A couple weeks ago I was talking about radio resumes in Austin & Denver and the importance of job seekers branding themselves to stand out in today's crowded candidate pool. Los Angeles' KHHT-FM began their own radio resume program giving individuals a 30 second spot to pitch their elevator speech. Started in early July- and off to a slow start-people became more familiar with the concept, now catching on with a steady flow of participants. Although the KHHT-FM isn't tracking the program's success, two job seekers have reported to the station to have received interviews. If you're curious as how this works, listen to one HERE. Read the full story on ere.net - Radio Resumes Begin Airing on LA Radio Station
Wednesday, August 5, 2009
This is an interesting article that touches on the don'ts for job seekers. Jobs are tougher to come by each day, due to the high volume of unemployed searching alongside you. It's important to avoid taking desperate approaches-making blind attempts, rather than having well planned methods-especially networking-to land your next job.
Check out the 5 don'ts from YAHOO! hotjobs:
1. Spray and pray.
Don't blindly send your resume unsolicited, electronically or otherwise, to any company without first making verbal contact. Says Ryan, founder of AskLizRyan.com, "Tossing out un-customized cover letters and undifferentiated resumes in huge volumes and crossing your fingers is a job-search non-starter. That doesn't work, and it hasn't worked in 10 years, or more." Establish a connection before sending a customized cover letter and, adds Ryan, "You can even customize your resume if a job opening calls for it."
2. Stand in line for a job fair.
Admits Ryan, "Sad to say, but most job fairs are a waste of time. Avoid the huge cattle call-type job fairs where zillions of employers have booths, yet no one is taking resumes." There are some job fairs that have value. Ryan, a former human resources executive, points to company-specific open hours and college placement job fairs. Tap your network to learn if anyone can recommend worthwhile fairs. "Ask around before you head off to a job fair or risk having your time wasted and your ego dashed."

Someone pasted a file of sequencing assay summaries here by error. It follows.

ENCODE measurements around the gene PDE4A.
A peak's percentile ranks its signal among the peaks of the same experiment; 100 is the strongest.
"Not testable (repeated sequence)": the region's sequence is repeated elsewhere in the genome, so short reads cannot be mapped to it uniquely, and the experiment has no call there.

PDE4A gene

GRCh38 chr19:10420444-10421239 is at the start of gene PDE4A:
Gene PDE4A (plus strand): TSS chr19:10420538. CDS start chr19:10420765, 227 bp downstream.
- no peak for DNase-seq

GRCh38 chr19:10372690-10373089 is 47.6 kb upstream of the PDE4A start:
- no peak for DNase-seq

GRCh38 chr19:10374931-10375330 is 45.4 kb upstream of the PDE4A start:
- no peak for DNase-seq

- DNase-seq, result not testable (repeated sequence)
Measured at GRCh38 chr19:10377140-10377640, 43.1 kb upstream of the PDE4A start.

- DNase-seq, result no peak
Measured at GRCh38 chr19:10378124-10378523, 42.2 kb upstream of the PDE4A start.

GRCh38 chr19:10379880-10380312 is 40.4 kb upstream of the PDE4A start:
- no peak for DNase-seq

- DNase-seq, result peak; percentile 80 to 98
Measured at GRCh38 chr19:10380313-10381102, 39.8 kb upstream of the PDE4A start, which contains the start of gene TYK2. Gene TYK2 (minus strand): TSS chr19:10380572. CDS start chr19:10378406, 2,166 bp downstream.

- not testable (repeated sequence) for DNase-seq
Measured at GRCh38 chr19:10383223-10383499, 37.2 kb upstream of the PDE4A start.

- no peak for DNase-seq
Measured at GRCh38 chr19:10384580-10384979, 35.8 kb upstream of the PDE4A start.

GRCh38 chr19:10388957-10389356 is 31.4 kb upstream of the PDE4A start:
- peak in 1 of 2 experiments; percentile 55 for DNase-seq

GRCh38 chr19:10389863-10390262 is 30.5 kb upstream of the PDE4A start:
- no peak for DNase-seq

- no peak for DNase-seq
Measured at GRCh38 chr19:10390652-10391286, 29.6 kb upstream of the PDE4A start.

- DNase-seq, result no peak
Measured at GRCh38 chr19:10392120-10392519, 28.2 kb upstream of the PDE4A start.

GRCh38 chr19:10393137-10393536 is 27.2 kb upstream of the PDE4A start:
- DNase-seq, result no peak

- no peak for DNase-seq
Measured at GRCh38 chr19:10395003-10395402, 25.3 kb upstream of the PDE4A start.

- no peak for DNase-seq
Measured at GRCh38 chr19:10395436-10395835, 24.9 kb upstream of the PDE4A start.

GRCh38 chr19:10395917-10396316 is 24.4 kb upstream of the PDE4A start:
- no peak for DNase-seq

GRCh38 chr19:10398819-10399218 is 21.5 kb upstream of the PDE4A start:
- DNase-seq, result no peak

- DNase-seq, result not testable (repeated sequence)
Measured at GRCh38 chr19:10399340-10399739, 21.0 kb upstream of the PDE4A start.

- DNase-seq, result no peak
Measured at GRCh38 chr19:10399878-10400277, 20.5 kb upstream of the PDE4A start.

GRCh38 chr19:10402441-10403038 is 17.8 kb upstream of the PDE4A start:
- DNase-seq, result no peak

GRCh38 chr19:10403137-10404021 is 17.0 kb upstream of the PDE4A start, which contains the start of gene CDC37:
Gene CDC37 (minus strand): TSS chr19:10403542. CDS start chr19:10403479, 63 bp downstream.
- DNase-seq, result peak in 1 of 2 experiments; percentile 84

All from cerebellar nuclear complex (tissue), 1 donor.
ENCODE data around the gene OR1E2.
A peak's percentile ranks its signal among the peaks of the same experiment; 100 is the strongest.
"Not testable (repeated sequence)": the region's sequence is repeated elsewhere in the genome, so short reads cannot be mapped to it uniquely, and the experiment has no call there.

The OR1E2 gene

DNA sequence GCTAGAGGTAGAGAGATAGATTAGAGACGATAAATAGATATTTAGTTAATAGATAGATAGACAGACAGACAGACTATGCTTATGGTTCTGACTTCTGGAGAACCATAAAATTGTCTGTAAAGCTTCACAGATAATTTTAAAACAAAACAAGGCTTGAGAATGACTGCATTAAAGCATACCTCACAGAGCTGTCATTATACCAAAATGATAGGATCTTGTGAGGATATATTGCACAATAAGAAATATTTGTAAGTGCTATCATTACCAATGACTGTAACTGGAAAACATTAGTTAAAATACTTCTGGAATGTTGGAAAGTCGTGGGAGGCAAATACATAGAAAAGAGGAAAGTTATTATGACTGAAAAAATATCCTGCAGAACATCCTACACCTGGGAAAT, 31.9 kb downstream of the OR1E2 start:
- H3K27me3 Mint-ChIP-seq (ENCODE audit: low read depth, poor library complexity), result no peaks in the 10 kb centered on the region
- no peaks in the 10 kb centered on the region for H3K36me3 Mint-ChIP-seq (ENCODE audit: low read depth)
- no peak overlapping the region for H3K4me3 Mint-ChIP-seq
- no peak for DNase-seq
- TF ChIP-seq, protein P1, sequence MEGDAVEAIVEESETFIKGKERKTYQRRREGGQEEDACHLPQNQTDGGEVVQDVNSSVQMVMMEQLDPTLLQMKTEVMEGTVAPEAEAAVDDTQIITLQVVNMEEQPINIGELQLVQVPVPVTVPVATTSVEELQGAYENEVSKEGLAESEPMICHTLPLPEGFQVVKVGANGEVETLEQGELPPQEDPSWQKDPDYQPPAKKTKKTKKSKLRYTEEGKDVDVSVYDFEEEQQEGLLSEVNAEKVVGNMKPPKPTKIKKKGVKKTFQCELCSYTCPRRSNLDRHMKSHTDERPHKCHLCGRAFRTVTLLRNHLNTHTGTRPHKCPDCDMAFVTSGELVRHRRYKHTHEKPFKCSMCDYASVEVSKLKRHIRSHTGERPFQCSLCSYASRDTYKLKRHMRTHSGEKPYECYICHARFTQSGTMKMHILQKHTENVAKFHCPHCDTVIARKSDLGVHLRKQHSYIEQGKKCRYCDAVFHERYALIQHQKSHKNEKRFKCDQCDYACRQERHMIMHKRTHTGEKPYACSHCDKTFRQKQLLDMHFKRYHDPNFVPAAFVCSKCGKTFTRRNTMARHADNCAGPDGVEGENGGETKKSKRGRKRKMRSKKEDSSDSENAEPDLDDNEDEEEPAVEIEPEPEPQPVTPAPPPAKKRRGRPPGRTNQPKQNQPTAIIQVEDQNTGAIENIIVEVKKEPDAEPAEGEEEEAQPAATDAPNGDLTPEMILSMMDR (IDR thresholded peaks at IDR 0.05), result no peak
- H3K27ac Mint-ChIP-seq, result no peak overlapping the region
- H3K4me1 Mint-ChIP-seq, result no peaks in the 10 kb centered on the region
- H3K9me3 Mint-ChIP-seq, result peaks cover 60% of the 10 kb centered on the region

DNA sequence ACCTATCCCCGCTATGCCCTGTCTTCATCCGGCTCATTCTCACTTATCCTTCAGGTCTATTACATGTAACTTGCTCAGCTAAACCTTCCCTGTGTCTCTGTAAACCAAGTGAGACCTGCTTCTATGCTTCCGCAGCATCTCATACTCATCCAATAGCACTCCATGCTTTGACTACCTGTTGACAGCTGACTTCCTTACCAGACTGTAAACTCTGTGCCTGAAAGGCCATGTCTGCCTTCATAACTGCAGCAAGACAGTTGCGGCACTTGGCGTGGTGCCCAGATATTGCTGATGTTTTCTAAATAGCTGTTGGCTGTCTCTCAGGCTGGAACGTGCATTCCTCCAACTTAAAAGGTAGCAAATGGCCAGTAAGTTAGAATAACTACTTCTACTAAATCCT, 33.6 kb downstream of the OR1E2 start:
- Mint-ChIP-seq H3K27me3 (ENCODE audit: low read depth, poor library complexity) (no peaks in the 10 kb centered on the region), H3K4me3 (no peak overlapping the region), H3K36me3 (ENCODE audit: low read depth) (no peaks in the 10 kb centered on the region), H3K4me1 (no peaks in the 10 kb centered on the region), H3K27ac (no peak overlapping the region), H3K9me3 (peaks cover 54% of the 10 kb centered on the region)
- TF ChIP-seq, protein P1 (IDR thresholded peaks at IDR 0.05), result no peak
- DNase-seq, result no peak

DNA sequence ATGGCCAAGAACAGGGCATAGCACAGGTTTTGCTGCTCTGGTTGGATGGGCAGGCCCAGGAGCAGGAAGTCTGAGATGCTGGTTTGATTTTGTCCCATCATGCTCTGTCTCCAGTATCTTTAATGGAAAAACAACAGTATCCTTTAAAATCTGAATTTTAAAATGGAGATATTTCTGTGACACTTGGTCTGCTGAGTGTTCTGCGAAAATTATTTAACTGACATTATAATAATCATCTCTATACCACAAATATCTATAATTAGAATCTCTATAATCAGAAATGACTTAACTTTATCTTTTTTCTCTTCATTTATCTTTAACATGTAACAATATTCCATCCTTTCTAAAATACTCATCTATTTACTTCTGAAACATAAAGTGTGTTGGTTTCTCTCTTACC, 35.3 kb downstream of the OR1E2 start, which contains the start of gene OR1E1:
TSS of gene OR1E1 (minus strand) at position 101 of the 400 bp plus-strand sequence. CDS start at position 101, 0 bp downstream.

3. Earn certifications nobody wants.
It's common to feel less-than-confident in your skills if you're having a hard time finding work, but don't rush out to spend money on any additional training unless you're certain it will yield improved results. Ryan reveals, "Before you sign up for a certification training program, check the job boards to make sure that employers are asking for it. There's no sense investing time and money in a certification no one wants."
If you're getting the hard-sell from an educational institution, Ryan says, "Ask the people at the school that's doing the certifying, 'Which local employers have hired your graduates in the past year?' If they can't tell you, run away."
4. Pay a headhunter.
Don't dole out money to any kind of recruiter or sign a contract agreeing to do so. "Real headhunters, also known as search consultants or third-party recruiters, won't take your money. They get paid by employers to fill open jobs." She warns, "If a recruiter calls or emails you to say s/he's got jobs open, and then invites you to his or her office for a counseling session and presents you with a range of career-coaching services, bolt for the exit. Real search professionals won't take a dime from their candidates."
5. Sign up with a resume fax-blast service.
This old-school -- and desperate -- tactic is a total turn-off to potential employers and smacks of spam. Ryan says, "Services that send out hundreds or thousands of your resumes might have been worthwhile 20 years ago. Today, they're worse than pointless, because it irks employers to get unsolicited resumes. Forget the fax-blast services and do your own careful research to reach decision-makers with messages they actually want to hear."